Why We Need Christmas

I saw the coolest Christmas surprise today. It was shared on unlooker. In the video (below), Westjet airlines sets up a live web cam between passengers waiting for a flight and Santa Claus.


Santa asks each one’ of them what they want for Christmas. And while those passengers are in the air, the Westjet team scrambles to buy, wrap, and send the presents to their arrival destination. It really is a fun, lovable, heart warming snippet of generosity. And it made me ask the question: What is it about Christmas that we love so much?

I think we love the idea of getting past our ideas on what is “reasonable.” As liberated as you would like to think you are, the western world is really a pretty harsh place to live. There are rules of behavior, and some of those rules are to live wisely. I have nothing against wisdom, but I do wonder what the toll of always trying to control and discern is to our souls.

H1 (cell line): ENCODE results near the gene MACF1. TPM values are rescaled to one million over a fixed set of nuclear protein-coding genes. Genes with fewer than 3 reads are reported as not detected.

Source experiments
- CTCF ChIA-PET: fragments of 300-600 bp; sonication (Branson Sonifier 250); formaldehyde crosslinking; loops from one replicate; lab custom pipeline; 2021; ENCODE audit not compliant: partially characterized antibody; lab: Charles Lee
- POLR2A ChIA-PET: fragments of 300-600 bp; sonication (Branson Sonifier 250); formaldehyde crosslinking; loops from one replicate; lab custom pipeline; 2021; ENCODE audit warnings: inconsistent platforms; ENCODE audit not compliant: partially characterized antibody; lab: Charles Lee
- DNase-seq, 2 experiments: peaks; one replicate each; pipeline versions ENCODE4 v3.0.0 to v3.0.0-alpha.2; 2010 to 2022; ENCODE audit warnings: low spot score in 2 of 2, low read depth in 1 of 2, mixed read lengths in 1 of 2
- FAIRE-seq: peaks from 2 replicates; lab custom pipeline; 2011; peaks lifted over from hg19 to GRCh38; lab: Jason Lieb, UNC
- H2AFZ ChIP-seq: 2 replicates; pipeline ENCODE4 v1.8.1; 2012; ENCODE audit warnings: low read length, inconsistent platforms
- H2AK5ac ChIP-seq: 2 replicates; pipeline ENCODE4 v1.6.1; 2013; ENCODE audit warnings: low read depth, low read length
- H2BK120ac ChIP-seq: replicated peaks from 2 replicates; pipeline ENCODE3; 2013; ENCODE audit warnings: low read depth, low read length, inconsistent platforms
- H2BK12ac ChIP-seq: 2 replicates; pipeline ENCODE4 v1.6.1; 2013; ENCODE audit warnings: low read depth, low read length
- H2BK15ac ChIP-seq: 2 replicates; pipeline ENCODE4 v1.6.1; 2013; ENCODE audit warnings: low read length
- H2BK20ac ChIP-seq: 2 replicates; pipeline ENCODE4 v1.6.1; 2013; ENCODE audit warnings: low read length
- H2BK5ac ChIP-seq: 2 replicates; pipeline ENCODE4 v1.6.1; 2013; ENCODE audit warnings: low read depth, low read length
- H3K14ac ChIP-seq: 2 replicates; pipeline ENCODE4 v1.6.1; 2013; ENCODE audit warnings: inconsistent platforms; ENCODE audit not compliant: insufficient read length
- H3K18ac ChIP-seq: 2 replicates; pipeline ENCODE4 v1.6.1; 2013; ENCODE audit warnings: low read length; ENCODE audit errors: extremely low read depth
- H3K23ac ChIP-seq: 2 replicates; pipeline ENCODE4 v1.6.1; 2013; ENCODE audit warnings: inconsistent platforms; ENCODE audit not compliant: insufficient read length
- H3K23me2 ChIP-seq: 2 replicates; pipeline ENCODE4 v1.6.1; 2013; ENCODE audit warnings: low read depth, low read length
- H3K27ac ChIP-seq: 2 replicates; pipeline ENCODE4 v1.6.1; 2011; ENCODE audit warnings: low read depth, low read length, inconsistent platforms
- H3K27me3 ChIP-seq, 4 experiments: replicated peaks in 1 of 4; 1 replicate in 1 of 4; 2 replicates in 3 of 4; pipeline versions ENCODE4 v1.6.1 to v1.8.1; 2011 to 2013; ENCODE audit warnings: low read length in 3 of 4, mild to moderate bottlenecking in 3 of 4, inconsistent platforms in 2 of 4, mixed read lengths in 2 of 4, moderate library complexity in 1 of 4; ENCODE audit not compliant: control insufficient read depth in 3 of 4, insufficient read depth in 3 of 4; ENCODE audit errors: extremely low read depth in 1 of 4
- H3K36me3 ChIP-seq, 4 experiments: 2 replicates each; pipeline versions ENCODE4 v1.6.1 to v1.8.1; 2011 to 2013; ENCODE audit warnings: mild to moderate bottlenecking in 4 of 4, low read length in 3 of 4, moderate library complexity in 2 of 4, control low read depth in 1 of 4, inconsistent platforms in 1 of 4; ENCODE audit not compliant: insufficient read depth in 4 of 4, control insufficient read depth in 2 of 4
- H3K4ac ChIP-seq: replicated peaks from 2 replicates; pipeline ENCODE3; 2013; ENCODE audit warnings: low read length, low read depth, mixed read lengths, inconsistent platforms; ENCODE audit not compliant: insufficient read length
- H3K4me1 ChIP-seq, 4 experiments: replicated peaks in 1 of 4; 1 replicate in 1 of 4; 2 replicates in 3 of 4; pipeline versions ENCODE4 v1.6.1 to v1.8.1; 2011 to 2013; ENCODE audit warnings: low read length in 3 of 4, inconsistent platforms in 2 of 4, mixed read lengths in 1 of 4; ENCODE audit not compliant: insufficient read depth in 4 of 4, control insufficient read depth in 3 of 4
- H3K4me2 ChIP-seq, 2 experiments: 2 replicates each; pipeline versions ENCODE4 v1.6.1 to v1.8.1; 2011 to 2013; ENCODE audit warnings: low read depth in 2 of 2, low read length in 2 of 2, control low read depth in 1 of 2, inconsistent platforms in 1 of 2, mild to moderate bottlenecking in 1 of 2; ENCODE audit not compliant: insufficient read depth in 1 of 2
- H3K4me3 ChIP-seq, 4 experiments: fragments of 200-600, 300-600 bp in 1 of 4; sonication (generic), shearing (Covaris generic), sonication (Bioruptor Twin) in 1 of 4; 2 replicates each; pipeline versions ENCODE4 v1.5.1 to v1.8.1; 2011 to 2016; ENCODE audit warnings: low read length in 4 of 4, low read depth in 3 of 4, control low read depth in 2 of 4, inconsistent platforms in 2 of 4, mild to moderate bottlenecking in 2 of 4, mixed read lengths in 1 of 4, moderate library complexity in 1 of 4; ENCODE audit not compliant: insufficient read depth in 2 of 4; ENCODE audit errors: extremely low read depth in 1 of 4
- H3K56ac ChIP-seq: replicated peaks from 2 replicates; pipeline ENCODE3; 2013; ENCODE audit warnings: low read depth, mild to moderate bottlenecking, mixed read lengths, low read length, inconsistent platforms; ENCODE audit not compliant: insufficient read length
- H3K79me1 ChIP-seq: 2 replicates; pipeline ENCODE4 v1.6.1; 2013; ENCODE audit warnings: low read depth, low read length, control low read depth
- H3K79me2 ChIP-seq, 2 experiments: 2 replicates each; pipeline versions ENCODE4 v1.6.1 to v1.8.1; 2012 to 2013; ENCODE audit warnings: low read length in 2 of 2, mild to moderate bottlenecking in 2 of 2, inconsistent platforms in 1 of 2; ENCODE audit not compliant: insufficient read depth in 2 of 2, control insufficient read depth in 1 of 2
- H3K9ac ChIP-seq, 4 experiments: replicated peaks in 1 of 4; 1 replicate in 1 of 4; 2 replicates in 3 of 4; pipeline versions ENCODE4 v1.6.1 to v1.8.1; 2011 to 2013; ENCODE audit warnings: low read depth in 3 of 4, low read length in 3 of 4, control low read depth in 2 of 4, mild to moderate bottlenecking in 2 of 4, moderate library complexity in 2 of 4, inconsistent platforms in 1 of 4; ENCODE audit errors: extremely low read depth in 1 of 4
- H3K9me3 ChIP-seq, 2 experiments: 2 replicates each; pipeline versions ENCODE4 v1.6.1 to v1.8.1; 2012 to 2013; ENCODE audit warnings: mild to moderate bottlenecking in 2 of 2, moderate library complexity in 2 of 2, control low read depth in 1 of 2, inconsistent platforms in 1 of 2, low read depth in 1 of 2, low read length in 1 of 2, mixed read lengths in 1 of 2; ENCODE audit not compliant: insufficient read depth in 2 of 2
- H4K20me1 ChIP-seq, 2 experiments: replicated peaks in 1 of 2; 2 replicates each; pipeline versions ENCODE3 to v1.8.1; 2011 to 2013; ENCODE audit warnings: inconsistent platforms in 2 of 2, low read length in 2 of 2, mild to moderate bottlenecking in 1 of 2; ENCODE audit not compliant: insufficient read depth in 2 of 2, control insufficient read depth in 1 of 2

Wisdom tells us not to trust. Wisdom tells us to set aside for our own futures and don’t be too generous. Wisdom tells us not to share. And wisdom tells us that it’s not reasonable to get too into faith, fun, relationships, or opening our arms wide to receive others.

But Christmas puts us in this place where we have permission to think past what’s wise or reasonable. In order to participate in Christmas, you have to be wiling to embrace the absurd. Flying reindeer, a jolly old man, and elves are only part of it.Christmas allows us the opportunity, if only for a moment, to say that we don’t know it all, and we’re willing to table the discussion of whether it’s all reasonable or not to just be together. To share. To laugh. To dream. To say what we really need and not be embarrassed. It allows us to be fully human — broken and longing, and yet willing to bring what we have to the table.

To me, that’s the magic of Christmas. And I love that my God is associated with THAT. With the magic and wonder of this human, frail life that reasonably amounts to little more than carbon atoms, and yet has a power and transcendence that’s not it’s own. God with us. God with us, indeed.